NASA: The Spirit Of Apollo

I told you.

Last December, I predicted that the new album by N.A.S.A. (comprised of Sam Spiegel and DJ Zegon), The Spirit Of Apollo, would bring about a certain kind of Apocalypse.

Well, look around: A crumbling economy, a lesbian taking over as premier in Iceland…It’s only a matter of time before the Great Winged One of Darkness bursts forth through the crumbling Earth’s core and begins spewing hellfire and wickedness for eons to come.

But while we wait, we can still give a listen to the new album!

N.A.S.A., short for North America, South America is a collaborative effort between some of society’s most cherished and talented indie rockers, hip-hop superstars, and a slew of freaks and geeks in between (Karen O, Lykke Li, M.I.A, Santogold, and Tom Waits to name only a few) …all coming together for one masterful piecing together of music and imagery.

Opening tracks including “Money” and “Hip-Hop” take a moment to frown upon the evils of greed and the “instant fame” complex plaguing modern pop today, all within hook-heavy choruses and stellar musical production.

Like most of the raps featured within Spirit, the verses benefit from superior, thought-provoking lyricism rather than mile-a-minute brag attacks: “When I first started, I was whole hearted, but now the game became dearly departed / Billboard charted, artists get retarted when them checks come, I still respect some.”

Standouts on the album are generally unsurprising; those featuring the megawattage stars tend to shine brightest, such as Karen O’s deliciously unexpected cameo upon the appropriate titled “Strange Enough.” Though all too brief, hearing her weird, warbly voice only served to further my desire to hear the upcoming Yeah Yeah Yeah‘s release.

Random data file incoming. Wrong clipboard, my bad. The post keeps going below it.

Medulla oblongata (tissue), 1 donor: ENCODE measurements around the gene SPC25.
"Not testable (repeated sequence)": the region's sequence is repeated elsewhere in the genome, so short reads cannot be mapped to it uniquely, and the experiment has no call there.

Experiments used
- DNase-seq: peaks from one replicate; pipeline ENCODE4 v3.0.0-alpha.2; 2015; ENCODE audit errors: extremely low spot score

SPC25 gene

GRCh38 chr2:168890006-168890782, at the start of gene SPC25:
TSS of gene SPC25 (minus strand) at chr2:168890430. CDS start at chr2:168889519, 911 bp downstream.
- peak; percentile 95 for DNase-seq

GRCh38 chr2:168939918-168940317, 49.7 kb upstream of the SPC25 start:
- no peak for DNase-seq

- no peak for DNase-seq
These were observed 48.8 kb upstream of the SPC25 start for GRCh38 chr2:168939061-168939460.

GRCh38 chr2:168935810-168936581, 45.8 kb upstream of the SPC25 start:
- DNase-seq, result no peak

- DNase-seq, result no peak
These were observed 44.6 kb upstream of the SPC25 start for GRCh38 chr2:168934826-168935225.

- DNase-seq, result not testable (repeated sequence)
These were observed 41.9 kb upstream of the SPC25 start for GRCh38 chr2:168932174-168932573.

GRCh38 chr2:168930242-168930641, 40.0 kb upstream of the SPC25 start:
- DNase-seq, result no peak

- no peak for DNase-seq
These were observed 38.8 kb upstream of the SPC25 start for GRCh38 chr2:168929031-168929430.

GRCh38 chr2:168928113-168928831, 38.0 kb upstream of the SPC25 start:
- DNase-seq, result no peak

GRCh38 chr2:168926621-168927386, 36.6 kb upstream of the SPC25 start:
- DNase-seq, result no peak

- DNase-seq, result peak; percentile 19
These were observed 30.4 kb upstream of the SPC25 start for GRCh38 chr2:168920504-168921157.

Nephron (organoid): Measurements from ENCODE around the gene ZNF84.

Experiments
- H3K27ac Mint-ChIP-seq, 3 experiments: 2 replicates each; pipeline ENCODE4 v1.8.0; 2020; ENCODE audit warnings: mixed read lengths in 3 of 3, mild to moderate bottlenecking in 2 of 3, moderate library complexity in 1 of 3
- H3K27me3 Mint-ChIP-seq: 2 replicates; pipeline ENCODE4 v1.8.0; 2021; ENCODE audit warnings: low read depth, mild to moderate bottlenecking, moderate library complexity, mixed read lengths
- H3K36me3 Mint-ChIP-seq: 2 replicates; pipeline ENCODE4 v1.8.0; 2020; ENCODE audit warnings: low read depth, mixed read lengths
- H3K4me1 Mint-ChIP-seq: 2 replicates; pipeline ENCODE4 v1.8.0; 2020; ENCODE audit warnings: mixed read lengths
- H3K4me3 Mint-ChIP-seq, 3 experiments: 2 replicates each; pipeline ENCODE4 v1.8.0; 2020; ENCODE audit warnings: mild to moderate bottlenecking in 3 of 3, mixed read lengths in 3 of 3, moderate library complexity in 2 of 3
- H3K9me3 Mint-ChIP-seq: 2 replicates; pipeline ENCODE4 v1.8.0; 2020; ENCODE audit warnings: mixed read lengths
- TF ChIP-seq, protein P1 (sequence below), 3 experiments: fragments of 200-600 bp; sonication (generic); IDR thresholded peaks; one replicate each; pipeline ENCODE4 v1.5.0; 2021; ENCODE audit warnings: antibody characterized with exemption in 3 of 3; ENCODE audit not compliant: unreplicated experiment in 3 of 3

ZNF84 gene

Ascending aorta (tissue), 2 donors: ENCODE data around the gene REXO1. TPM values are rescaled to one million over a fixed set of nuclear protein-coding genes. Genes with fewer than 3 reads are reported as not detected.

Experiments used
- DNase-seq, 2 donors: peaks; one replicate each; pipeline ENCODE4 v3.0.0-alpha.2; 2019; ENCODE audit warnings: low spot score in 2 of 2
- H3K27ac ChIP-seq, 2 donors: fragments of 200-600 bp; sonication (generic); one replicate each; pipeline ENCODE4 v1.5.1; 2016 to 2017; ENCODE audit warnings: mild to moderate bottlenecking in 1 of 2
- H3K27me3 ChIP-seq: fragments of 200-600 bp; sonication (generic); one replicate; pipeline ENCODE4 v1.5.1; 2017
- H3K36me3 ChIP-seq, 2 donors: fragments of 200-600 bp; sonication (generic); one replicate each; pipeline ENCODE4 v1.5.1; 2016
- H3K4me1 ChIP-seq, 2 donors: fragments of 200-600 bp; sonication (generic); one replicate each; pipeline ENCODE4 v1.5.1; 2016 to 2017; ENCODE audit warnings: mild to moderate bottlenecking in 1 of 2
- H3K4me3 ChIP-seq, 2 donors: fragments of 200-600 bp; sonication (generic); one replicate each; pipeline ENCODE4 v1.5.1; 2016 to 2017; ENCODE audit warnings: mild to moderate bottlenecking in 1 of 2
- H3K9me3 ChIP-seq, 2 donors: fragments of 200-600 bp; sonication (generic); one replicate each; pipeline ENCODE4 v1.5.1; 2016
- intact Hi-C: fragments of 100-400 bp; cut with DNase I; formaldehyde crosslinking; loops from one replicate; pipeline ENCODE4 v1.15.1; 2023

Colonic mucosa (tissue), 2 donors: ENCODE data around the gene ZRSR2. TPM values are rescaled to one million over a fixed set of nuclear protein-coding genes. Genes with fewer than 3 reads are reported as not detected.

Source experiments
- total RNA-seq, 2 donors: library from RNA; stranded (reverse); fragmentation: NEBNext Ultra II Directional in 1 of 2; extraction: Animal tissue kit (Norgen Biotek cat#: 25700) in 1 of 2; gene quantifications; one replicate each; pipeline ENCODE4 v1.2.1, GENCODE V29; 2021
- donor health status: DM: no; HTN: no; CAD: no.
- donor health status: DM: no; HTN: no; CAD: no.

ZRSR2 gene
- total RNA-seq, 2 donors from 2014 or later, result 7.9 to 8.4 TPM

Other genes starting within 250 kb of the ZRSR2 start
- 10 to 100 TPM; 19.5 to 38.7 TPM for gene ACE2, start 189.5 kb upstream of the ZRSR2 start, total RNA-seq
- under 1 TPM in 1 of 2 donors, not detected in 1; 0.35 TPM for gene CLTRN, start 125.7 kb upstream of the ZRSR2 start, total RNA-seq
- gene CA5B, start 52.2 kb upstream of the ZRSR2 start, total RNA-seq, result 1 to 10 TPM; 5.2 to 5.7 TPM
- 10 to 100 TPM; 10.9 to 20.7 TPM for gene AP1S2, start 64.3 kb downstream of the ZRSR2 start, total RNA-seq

Then there’s “Gifted” featuring Lykke Li, Santogold, and Kanye West, a track that leaked earlier last year. With all of its glittering, sputtering beats and crushed electronica, “Gifted” sounds doubly gorgeous in high quality. “Way Down” is another sizzler, creeping in like a lazy ’70’s summer haze. “Don’t ask me where I’ve been…Way down,” Barbie Hatch slinkily croons throughout the funkified, tripping beat.

“Whatchadoin” might be the most irrestistable number; a thump-tastic set of classic M.I.A. back-n-forth rhyming, and uncontrollably catchy, plumped up beats. Santogold‘s rockier, grittier influence also makes itself apparent against the more tribal beats of M.I.A. “Whhhhatcha’ doin?” taunts the chorus, in a classic Arular stomper only Ms. Arulpragasam could properly dominate.

At times though, the album suffers from an oversaturation with heavy hip-hop, such as “The Mayor.” The same applies to “Spacious Thoughts,” which seems particularly all over the place with the inclusino of Tom Waits‘ signature growlings atop a doped-up, hip-hop thump that never fully unfolds into something cohesive.

Still, it’s an issue of preference. For me? I’m not into harder hip-hop, so the tracks don’t appeal. For others, I’m sure they could very well play like the tracklisting to a dream mix-tape.

In short, the album is a sm ashing success, bringing together the rich flavors and flows from all reaches–both geographical and musical. Hearing the album in full allows itself to the fundamental idea of musicas a forum for communication and expression, and this diverse cast of both superstar and underground icons truly serve to enrich the album with their own unique influences and styles.

Plus, the beats are pretty damn hot.

A job well done, N.A.S.A. Now go on and set the world ablaze.

DL: Whachadoin? (feat. Spank Rock, M.I.A., Santogold & Nick Zinner) (Starfire Remix) (Sharebee)

Click here to pre-order The Spirit of Apollo.

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